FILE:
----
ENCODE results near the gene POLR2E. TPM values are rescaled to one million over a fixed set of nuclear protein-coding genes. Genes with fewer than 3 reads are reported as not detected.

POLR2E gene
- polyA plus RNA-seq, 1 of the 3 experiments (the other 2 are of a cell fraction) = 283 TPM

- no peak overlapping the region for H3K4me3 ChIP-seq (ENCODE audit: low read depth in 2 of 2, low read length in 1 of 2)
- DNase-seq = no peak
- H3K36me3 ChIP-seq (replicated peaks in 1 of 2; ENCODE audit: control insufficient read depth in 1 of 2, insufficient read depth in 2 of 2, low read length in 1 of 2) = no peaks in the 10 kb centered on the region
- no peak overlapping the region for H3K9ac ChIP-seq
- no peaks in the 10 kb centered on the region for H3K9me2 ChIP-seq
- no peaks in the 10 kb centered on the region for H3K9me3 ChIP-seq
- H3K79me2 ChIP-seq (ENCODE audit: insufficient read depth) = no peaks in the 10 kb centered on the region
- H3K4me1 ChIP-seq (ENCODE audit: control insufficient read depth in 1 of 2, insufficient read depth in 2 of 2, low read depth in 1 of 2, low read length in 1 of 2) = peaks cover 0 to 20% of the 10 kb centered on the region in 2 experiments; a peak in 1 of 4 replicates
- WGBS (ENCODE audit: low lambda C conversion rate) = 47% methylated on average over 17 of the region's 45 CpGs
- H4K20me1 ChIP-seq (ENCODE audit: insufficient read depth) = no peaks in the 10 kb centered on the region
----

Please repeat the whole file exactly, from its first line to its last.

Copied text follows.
ENCODE results near the gene POLR2E. TPM values are rescaled to one million over a fixed set of nuclear protein-coding genes. Genes with fewer than 3 reads are reported as not detected.

POLR2E gene
- polyA plus RNA-seq, 1 of the 3 experiments (the other 2 are of a cell fraction) = 283 TPM

- no peak overlapping the region for H3K4me3 ChIP-seq (ENCODE audit: low read depth in 2 of 2, low read length in 1 of 2)
- DNase-seq = no peak
- H3K36me3 ChIP-seq (replicated peaks in 1 of 2; ENCODE audit: control insufficient read depth in 1 of 2, insufficient read depth in 2 of 2, low read length in 1 of 2) = no peaks in the 10 kb centered on the region
- no peak overlapping the region for H3K9ac ChIP-seq
- no peaks in the 10 kb centered on the region for H3K9me2 ChIP-seq
- no peaks in the 10 kb centered on the region for H3K9me3 ChIP-seq
- H3K79me2 ChIP-seq (ENCODE audit: insufficient read depth) = no peaks in the 10 kb centered on the region
- H3K4me1 ChIP-seq (ENCODE audit: control insufficient read depth in 1 of 2, insufficient read depth in 2 of 2, low read depth in 1 of 2, low read length in 1 of 2) = peaks cover 0 to 20% of the 10 kb centered on the region in 2 experiments; a peak in 1 of 4 replicates
- WGBS (ENCODE audit: low lambda C conversion rate) = 47% methylated on average over 17 of the region's 45 CpGs
- H4K20me1 ChIP-seq (ENCODE audit: insufficient read depth) = no peaks in the 10 kb centered on the region